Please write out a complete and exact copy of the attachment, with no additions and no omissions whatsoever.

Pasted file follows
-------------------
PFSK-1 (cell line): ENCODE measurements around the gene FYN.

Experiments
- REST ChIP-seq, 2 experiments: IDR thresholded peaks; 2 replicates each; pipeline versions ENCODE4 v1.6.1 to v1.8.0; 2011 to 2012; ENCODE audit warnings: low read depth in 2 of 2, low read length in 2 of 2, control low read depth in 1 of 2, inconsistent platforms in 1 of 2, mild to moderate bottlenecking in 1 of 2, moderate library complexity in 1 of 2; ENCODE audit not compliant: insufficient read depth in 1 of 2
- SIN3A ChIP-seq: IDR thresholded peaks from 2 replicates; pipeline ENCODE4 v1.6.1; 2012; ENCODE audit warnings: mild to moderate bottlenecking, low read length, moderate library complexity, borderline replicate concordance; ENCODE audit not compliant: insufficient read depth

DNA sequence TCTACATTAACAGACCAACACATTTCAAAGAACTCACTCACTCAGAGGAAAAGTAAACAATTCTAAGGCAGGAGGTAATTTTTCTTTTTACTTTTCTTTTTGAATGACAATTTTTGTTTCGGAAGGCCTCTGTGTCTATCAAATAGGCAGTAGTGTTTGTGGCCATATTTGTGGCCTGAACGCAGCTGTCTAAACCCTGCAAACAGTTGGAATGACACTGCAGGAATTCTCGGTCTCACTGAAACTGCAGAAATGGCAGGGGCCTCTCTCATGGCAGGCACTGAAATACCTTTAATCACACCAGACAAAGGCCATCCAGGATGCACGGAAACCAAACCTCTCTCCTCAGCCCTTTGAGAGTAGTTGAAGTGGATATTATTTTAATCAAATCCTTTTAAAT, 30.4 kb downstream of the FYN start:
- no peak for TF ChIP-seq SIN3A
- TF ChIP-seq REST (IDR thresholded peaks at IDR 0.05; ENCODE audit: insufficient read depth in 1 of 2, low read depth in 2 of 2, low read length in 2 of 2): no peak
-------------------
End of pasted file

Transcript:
PFSK-1 (cell line): ENCODE measurements around the gene FYN.

Experiments
- REST ChIP-seq, 2 experiments: IDR thresholded peaks; 2 replicates each; pipeline versions ENCODE4 v1.6.1 to v1.8.0; 2011 to 2012; ENCODE audit warnings: low read depth in 2 of 2, low read length in 2 of 2, control low read depth in 1 of 2, inconsistent platforms in 1 of 2, mild to moderate bottlenecking in 1 of 2, moderate library complexity in 1 of 2; ENCODE audit not compliant: insufficient read depth in 1 of 2
- SIN3A ChIP-seq: IDR thresholded peaks from 2 replicates; pipeline ENCODE4 v1.6.1; 2012; ENCODE audit warnings: mild to moderate bottlenecking, low read length, moderate library complexity, borderline replicate concordance; ENCODE audit not compliant: insufficient read depth

DNA sequence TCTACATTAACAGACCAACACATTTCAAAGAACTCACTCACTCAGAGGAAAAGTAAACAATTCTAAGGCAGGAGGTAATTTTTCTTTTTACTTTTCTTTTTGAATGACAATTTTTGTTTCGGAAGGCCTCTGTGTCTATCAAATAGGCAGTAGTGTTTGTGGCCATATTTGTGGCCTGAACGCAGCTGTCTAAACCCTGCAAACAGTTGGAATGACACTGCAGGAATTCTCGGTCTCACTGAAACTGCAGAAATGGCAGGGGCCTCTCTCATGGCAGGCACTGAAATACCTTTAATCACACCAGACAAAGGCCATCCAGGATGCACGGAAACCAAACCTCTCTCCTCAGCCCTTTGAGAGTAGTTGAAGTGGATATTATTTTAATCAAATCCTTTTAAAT, 30.4 kb downstream of the FYN start:
- no peak for TF ChIP-seq SIN3A
- TF ChIP-seq REST (IDR thresholded peaks at IDR 0.05; ENCODE audit: insufficient read depth in 1 of 2, low read depth in 2 of 2, low read length in 2 of 2): no peak